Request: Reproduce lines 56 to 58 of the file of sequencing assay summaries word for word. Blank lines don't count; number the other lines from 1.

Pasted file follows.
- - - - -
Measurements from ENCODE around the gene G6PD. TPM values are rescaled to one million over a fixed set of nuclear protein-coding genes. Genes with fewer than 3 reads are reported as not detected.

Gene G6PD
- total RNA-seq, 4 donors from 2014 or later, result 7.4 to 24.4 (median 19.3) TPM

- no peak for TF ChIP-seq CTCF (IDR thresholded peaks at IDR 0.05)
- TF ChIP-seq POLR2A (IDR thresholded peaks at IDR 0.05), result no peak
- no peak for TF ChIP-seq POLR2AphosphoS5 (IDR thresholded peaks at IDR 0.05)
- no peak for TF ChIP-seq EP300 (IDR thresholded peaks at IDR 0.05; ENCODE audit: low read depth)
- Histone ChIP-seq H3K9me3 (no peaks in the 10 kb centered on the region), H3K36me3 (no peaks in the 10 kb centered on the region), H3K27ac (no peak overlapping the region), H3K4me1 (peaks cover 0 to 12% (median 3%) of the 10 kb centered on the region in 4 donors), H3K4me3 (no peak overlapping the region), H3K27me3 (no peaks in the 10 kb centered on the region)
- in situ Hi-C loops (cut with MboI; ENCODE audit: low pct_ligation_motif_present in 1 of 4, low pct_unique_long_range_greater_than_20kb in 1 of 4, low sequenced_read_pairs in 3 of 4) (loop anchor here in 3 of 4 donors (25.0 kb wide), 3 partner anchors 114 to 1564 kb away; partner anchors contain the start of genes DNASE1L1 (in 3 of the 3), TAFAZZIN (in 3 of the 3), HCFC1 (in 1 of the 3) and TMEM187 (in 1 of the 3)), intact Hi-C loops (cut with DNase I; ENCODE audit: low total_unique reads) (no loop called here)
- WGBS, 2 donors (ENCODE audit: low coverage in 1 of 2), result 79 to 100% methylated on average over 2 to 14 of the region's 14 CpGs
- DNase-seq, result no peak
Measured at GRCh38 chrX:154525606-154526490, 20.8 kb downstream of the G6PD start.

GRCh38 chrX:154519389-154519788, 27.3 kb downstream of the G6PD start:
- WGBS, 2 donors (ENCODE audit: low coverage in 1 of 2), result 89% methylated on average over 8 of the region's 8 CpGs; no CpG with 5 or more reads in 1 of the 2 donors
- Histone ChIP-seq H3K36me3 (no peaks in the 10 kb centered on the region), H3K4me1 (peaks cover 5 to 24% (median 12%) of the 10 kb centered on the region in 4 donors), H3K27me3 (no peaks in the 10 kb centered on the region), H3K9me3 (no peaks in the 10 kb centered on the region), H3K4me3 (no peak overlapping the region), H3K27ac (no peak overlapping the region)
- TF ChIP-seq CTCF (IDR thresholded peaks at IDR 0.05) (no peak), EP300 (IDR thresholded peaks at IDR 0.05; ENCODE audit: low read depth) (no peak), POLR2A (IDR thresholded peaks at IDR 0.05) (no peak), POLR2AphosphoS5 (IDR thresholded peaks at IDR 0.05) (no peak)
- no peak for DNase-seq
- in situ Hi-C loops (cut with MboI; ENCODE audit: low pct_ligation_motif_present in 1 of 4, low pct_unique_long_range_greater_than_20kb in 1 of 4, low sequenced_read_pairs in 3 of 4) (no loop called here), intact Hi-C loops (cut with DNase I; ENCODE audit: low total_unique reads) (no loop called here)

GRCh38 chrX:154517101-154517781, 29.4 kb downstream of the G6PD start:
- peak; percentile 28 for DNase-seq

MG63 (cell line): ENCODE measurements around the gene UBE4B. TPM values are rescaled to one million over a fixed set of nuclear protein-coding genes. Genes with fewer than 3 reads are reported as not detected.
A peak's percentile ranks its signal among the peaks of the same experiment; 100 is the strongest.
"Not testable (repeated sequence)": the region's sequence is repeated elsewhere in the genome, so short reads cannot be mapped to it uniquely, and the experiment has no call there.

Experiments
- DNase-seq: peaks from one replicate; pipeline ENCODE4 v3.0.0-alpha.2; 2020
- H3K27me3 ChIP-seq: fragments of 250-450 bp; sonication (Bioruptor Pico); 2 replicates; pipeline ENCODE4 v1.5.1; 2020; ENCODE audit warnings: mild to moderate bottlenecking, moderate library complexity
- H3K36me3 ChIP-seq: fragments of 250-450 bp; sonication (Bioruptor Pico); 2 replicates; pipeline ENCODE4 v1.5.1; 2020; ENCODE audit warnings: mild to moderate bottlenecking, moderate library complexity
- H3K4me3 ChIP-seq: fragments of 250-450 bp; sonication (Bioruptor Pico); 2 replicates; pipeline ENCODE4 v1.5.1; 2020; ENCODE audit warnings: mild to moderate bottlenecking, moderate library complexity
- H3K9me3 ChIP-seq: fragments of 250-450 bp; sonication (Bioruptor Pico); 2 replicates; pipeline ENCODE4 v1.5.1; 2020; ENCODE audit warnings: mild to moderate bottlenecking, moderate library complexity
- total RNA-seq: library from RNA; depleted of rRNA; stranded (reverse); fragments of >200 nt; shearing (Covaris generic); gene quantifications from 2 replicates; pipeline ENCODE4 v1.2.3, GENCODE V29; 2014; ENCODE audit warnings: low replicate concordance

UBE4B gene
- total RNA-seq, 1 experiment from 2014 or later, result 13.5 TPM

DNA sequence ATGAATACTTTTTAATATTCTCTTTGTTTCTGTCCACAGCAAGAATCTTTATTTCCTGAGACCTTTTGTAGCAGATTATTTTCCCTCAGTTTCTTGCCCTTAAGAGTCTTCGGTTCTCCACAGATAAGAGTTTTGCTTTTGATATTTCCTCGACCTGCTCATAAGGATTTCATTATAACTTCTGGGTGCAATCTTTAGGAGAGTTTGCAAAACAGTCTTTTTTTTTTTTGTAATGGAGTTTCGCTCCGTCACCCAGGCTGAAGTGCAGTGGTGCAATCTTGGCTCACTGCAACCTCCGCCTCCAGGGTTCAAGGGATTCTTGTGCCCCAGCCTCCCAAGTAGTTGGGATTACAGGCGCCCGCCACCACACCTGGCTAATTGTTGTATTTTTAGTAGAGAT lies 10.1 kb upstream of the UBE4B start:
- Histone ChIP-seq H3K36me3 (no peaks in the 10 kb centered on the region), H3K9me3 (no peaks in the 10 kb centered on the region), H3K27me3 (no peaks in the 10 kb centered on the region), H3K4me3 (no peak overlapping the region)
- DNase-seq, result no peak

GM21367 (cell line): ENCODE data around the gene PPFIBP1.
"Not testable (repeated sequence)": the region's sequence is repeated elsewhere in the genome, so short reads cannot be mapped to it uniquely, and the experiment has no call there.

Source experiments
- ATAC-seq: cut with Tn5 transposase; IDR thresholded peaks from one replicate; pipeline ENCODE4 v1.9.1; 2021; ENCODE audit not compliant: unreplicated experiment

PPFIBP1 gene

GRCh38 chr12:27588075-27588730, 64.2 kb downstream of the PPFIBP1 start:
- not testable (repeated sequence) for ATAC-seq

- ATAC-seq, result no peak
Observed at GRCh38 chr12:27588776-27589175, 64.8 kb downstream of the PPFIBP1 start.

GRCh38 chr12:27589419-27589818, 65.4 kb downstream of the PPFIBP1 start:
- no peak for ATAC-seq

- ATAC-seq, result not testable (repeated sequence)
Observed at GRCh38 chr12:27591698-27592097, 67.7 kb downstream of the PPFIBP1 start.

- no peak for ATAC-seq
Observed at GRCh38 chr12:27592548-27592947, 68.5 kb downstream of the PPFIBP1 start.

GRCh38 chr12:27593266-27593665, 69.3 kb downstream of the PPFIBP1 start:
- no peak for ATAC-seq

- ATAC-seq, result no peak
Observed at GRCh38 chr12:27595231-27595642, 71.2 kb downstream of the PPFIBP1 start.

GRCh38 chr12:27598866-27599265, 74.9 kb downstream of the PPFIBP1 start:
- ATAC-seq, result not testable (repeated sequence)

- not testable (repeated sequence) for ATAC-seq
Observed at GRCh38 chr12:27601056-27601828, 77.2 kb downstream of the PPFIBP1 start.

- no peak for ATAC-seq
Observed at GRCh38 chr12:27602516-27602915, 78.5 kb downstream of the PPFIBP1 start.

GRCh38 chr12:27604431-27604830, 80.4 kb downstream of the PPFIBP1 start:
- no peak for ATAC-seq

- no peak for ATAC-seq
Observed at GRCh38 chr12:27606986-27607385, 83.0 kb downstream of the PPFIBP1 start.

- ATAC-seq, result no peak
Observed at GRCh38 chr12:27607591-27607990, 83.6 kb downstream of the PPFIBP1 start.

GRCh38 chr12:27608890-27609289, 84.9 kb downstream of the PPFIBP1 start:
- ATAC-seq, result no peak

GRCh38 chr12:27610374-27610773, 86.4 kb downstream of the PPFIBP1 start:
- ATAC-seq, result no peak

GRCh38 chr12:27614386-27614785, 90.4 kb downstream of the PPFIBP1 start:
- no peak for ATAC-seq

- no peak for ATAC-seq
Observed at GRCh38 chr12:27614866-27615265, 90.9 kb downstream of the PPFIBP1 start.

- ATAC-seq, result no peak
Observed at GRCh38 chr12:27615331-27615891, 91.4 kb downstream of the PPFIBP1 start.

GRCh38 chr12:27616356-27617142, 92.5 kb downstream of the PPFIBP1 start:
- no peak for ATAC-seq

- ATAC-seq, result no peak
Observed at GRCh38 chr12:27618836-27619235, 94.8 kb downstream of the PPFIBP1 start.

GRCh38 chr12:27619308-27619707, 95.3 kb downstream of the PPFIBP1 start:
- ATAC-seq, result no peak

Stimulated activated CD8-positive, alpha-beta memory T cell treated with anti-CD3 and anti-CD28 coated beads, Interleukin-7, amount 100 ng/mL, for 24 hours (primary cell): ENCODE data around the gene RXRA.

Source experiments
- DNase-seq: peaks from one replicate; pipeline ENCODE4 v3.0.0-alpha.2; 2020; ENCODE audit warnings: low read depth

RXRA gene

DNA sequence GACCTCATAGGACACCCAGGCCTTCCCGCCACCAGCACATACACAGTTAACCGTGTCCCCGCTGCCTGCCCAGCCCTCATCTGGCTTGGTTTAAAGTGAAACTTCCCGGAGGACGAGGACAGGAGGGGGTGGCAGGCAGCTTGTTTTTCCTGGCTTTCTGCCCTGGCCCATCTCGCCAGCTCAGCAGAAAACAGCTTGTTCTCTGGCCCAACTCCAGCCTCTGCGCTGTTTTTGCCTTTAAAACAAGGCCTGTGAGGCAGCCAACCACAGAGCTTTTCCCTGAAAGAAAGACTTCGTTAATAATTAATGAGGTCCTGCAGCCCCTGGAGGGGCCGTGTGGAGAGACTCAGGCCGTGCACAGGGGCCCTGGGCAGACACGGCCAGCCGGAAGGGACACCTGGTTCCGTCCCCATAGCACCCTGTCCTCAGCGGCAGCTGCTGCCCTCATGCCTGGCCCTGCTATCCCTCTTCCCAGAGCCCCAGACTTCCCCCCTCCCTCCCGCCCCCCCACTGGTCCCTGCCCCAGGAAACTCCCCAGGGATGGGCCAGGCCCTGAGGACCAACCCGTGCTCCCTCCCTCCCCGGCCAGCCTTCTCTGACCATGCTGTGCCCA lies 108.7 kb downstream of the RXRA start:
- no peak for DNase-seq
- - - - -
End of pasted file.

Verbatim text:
- ATAC-seq, result not testable (repeated sequence)

- not testable (repeated sequence) for ATAC-seq
Observed at GRCh38 chr12:27601056-27601828, 77.2 kb downstream of the PPFIBP1 start.